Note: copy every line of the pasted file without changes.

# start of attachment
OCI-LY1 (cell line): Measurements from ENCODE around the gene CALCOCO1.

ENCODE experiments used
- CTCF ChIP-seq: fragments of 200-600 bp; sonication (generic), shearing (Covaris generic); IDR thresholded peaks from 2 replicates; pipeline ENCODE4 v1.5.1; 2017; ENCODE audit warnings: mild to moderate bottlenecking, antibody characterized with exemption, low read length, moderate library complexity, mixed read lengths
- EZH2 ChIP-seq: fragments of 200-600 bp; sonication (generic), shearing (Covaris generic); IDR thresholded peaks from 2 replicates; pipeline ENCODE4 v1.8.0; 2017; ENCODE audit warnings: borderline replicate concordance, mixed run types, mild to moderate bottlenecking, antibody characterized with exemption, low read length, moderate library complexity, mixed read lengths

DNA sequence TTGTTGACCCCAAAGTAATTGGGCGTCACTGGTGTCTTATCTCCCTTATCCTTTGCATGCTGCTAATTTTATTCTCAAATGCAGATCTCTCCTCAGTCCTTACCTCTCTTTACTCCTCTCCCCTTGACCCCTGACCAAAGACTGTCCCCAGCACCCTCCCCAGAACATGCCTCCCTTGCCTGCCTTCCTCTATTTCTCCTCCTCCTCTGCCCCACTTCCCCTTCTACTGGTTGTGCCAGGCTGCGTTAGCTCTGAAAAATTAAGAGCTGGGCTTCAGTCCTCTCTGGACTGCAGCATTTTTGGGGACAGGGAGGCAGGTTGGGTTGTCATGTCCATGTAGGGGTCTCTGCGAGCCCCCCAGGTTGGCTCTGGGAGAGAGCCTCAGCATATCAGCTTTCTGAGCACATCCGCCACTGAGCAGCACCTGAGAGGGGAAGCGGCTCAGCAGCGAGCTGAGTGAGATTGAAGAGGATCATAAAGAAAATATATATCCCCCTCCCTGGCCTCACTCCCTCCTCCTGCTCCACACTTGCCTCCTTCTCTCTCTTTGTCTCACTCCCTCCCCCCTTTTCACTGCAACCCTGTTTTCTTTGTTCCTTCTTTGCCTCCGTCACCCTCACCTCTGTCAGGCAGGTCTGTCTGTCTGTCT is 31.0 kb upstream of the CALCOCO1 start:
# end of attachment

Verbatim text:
OCI-LY1 (cell line): Measurements from ENCODE around the gene CALCOCO1.

ENCODE experiments used
- CTCF ChIP-seq: fragments of 200-600 bp; sonication (generic), shearing (Covaris generic); IDR thresholded peaks from 2 replicates; pipeline ENCODE4 v1.5.1; 2017; ENCODE audit warnings: mild to moderate bottlenecking, antibody characterized with exemption, low read length, moderate library complexity, mixed read lengths
- EZH2 ChIP-seq: fragments of 200-600 bp; sonication (generic), shearing (Covaris generic); IDR thresholded peaks from 2 replicates; pipeline ENCODE4 v1.8.0; 2017; ENCODE audit warnings: borderline replicate concordance, mixed run types, mild to moderate bottlenecking, antibody characterized with exemption, low read length, moderate library complexity, mixed read lengths

DNA sequence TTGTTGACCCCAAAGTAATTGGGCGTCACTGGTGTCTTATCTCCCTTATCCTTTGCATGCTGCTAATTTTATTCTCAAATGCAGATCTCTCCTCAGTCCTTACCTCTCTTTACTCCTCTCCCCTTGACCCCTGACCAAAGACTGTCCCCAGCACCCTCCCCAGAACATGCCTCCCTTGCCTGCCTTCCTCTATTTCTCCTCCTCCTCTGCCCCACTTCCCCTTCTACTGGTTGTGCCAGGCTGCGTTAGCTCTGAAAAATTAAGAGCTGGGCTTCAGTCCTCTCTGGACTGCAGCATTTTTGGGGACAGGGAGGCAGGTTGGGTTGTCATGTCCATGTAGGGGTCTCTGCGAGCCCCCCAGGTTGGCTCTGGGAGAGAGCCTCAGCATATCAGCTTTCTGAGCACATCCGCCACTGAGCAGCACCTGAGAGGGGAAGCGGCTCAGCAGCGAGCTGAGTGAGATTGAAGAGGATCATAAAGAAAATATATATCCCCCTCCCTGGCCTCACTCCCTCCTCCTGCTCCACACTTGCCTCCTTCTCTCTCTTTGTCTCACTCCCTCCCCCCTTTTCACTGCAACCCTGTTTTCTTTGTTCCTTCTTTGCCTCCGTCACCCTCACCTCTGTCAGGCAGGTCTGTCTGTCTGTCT is 31.0 kb upstream of the CALCOCO1 start: